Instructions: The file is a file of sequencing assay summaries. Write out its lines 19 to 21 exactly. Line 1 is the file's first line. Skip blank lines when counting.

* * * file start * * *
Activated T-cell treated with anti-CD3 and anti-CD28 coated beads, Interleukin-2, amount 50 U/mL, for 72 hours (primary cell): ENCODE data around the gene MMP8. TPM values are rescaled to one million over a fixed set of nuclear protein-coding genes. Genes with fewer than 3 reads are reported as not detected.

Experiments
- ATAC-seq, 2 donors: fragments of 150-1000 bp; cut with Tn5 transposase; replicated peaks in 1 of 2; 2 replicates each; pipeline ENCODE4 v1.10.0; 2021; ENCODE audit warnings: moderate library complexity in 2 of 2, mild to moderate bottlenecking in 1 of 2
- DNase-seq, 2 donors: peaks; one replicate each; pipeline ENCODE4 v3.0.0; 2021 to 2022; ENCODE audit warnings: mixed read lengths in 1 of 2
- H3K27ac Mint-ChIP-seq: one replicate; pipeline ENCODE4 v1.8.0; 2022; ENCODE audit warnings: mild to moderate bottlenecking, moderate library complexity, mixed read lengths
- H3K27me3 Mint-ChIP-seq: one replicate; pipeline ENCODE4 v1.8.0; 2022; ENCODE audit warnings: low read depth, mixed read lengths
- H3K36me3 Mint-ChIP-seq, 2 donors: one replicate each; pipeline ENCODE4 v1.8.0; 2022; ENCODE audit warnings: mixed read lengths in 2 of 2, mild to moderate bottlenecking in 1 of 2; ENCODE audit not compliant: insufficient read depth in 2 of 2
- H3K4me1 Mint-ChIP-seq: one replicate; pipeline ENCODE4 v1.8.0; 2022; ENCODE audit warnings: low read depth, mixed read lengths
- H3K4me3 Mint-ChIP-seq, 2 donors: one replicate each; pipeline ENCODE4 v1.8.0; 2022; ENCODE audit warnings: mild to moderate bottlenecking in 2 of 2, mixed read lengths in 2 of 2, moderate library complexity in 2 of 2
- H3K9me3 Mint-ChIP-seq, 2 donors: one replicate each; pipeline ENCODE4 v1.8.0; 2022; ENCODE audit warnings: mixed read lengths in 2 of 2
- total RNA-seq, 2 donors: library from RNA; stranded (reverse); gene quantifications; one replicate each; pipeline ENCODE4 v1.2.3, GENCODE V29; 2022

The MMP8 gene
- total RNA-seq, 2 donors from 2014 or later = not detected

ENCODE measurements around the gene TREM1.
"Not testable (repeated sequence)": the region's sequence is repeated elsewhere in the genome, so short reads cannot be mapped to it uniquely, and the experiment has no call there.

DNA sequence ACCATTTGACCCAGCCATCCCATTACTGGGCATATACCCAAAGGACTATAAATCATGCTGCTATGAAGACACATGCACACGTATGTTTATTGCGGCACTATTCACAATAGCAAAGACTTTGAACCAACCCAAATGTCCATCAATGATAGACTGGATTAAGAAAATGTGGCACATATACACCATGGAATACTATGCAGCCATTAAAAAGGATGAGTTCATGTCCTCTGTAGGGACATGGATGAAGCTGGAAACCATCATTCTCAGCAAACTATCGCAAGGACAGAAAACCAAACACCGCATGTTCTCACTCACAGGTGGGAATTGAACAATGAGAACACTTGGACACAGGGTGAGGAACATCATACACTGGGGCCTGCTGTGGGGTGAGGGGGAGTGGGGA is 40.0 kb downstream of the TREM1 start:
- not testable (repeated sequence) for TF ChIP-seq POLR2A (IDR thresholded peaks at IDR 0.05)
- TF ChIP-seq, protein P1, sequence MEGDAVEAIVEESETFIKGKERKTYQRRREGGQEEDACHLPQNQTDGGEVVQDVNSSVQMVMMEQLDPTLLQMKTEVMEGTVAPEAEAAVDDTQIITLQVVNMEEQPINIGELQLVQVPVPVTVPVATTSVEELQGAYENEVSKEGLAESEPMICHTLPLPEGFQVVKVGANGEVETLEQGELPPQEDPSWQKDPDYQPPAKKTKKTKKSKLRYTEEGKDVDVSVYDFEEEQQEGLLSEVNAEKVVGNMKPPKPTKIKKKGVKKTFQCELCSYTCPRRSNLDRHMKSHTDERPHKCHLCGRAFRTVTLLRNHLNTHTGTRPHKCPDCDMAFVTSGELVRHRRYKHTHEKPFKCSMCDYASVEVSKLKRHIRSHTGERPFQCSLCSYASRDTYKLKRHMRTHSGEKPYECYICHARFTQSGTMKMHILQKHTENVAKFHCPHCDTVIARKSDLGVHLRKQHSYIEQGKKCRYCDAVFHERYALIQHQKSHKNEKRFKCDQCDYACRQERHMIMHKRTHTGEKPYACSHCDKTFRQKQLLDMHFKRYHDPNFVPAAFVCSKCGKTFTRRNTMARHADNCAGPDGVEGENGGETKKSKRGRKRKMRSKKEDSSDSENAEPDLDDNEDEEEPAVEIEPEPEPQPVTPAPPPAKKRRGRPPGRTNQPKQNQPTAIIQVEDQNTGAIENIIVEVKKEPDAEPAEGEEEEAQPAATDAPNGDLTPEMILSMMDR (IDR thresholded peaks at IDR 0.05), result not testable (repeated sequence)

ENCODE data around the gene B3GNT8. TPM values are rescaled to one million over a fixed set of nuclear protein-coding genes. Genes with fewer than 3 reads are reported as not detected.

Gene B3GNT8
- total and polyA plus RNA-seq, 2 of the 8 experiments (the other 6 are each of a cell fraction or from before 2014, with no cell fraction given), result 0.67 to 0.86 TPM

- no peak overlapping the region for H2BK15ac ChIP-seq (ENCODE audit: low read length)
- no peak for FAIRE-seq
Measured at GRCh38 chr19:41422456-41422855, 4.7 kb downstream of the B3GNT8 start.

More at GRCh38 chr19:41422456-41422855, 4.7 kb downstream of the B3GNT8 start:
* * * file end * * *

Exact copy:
ENCODE data around the gene B3GNT8. TPM values are rescaled to one million over a fixed set of nuclear protein-coding genes. Genes with fewer than 3 reads are reported as not detected.

Gene B3GNT8
- total and polyA plus RNA-seq, 2 of the 8 experiments (the other 6 are each of a cell fraction or from before 2014, with no cell fraction given), result 0.67 to 0.86 TPM